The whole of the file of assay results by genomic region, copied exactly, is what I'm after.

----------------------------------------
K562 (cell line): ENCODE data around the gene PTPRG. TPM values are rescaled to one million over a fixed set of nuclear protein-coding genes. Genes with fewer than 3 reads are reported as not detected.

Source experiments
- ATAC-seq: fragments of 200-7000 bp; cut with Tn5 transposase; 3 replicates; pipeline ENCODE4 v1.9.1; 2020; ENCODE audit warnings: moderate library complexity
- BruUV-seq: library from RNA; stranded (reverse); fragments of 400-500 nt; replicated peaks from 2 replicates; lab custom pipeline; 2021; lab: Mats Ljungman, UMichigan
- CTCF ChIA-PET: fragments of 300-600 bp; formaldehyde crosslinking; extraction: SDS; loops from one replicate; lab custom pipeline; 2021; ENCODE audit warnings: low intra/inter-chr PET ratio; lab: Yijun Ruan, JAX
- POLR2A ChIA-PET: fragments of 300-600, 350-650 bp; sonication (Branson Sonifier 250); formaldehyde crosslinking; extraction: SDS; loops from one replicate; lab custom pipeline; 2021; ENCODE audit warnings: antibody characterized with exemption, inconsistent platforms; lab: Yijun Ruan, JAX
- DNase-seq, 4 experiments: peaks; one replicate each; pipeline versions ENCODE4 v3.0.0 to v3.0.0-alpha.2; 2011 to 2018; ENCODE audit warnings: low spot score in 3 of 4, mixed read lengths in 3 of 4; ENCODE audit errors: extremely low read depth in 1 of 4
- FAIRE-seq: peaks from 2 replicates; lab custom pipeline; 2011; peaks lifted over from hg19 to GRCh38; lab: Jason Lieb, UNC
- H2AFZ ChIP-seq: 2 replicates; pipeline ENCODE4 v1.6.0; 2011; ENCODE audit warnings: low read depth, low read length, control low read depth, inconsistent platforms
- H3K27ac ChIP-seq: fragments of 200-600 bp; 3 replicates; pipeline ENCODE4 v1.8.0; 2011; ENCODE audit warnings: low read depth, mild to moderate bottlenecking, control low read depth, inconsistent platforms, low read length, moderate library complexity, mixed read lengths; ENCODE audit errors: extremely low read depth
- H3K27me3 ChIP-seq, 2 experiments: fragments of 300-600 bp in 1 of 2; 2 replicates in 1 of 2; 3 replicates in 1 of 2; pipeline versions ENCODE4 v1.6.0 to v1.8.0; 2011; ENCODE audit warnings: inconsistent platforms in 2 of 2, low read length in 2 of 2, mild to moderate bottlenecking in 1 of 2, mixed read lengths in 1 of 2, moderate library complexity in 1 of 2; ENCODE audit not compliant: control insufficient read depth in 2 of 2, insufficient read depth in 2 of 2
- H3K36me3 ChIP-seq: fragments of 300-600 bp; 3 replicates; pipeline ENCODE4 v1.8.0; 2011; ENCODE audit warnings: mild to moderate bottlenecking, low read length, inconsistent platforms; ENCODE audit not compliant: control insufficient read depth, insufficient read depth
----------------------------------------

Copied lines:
K562 (cell line): ENCODE data around the gene PTPRG. TPM values are rescaled to one million over a fixed set of nuclear protein-coding genes. Genes with fewer than 3 reads are reported as not detected.

Source experiments
- ATAC-seq: fragments of 200-7000 bp; cut with Tn5 transposase; 3 replicates; pipeline ENCODE4 v1.9.1; 2020; ENCODE audit warnings: moderate library complexity
- BruUV-seq: library from RNA; stranded (reverse); fragments of 400-500 nt; replicated peaks from 2 replicates; lab custom pipeline; 2021; lab: Mats Ljungman, UMichigan
- CTCF ChIA-PET: fragments of 300-600 bp; formaldehyde crosslinking; extraction: SDS; loops from one replicate; lab custom pipeline; 2021; ENCODE audit warnings: low intra/inter-chr PET ratio; lab: Yijun Ruan, JAX
- POLR2A ChIA-PET: fragments of 300-600, 350-650 bp; sonication (Branson Sonifier 250); formaldehyde crosslinking; extraction: SDS; loops from one replicate; lab custom pipeline; 2021; ENCODE audit warnings: antibody characterized with exemption, inconsistent platforms; lab: Yijun Ruan, JAX
- DNase-seq, 4 experiments: peaks; one replicate each; pipeline versions ENCODE4 v3.0.0 to v3.0.0-alpha.2; 2011 to 2018; ENCODE audit warnings: low spot score in 3 of 4, mixed read lengths in 3 of 4; ENCODE audit errors: extremely low read depth in 1 of 4
- FAIRE-seq: peaks from 2 replicates; lab custom pipeline; 2011; peaks lifted over from hg19 to GRCh38; lab: Jason Lieb, UNC
- H2AFZ ChIP-seq: 2 replicates; pipeline ENCODE4 v1.6.0; 2011; ENCODE audit warnings: low read depth, low read length, control low read depth, inconsistent platforms
- H3K27ac ChIP-seq: fragments of 200-600 bp; 3 replicates; pipeline ENCODE4 v1.8.0; 2011; ENCODE audit warnings: low read depth, mild to moderate bottlenecking, control low read depth, inconsistent platforms, low read length, moderate library complexity, mixed read lengths; ENCODE audit errors: extremely low read depth
- H3K27me3 ChIP-seq, 2 experiments: fragments of 300-600 bp in 1 of 2; 2 replicates in 1 of 2; 3 replicates in 1 of 2; pipeline versions ENCODE4 v1.6.0 to v1.8.0; 2011; ENCODE audit warnings: inconsistent platforms in 2 of 2, low read length in 2 of 2, mild to moderate bottlenecking in 1 of 2, mixed read lengths in 1 of 2, moderate library complexity in 1 of 2; ENCODE audit not compliant: control insufficient read depth in 2 of 2, insufficient read depth in 2 of 2
- H3K36me3 ChIP-seq: fragments of 300-600 bp; 3 replicates; pipeline ENCODE4 v1.8.0; 2011; ENCODE audit warnings: mild to moderate bottlenecking, low read length, inconsistent platforms; ENCODE audit not compliant: control insufficient read depth, insufficient read depth